Mike Stevens | Apr 1, 2010

HOLDEN HAS this week announced a $210.6 million loss in the last financial year, the result of GM's decision to retire the Pontiac brand - a move that saw Holden's export programme take a huge hit.

Holden Chief Financial Officer Mark Bernhard said the cancellation of Holden's left-hand-drive Pontiac G8 production and export deal meant a loss of $224.3 million in one-off development costs, saved only by a small after-tax profit of $12.8 million.

"The result, while disappointing, was the by-product of one of the most severe economic downturns in recent memory," Mr Bernhard said.

Total revenue for Holden in the 2009-10 financial year was $3.8 billion, down from $5.8 billion in 2008.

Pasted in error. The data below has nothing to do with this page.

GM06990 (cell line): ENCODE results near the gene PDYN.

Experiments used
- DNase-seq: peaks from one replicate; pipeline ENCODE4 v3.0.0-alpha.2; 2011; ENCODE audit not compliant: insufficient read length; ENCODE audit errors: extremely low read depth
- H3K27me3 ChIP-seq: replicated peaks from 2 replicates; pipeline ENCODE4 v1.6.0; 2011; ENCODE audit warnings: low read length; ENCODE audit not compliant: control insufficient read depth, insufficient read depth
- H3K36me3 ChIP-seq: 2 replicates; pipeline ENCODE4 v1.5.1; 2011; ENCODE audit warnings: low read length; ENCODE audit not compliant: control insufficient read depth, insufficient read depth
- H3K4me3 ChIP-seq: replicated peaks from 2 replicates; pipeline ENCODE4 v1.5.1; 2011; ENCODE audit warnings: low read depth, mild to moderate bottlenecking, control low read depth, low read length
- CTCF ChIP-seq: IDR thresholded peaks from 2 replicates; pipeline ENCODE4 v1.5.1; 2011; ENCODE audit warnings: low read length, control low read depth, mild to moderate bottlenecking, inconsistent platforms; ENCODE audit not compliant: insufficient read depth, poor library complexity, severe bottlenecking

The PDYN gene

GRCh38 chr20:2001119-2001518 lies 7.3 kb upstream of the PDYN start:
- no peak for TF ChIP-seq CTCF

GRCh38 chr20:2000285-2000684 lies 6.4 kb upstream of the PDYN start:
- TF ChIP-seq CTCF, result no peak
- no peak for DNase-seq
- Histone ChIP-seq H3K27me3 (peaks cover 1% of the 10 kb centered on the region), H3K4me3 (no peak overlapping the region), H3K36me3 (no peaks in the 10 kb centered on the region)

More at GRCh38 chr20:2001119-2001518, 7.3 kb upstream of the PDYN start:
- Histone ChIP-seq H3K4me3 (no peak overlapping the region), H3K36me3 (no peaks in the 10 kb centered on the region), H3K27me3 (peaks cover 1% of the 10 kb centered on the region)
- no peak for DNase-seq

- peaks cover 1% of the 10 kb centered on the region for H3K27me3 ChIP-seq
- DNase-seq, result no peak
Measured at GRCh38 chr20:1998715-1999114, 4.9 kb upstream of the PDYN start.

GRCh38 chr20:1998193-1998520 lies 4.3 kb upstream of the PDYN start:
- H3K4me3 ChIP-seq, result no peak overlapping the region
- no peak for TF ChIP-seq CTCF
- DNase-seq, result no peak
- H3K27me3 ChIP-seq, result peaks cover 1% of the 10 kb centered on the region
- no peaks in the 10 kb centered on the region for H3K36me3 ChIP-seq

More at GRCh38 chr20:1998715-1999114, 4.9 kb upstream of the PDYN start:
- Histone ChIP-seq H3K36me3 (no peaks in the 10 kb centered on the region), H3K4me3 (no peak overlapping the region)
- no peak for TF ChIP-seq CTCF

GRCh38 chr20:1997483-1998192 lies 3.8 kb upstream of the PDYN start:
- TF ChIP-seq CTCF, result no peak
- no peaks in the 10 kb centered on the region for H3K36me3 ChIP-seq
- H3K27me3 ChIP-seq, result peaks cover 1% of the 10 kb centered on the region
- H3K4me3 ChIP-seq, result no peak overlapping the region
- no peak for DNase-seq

Mr Bernhard said that while the carmaker's domestic sales also suffered as a result of the economic crisis, recent growth in the global market has seen the company's finances improve, leading to a profitable start to 2010.

"As the health of the world economy began to improve in the second half of the year, so too did our finances, Mr Bernhard said.

"At this time that we started to witness the benefits of some of the more difficult restructuring decisions made during the year to ensure we were operating on a leaner, more efficient base. This contributed to the company's positive operating cash flow of $289.8 million."

Holden is set to begin local assembly of its new Cruze small car, in both sedan and hatch bodyshapes. A wagon variant is expected to join the line-up in the future.

Click here to read TMR's review of the 2009 Holden Cruze CDX Petrol And CD Diesel.

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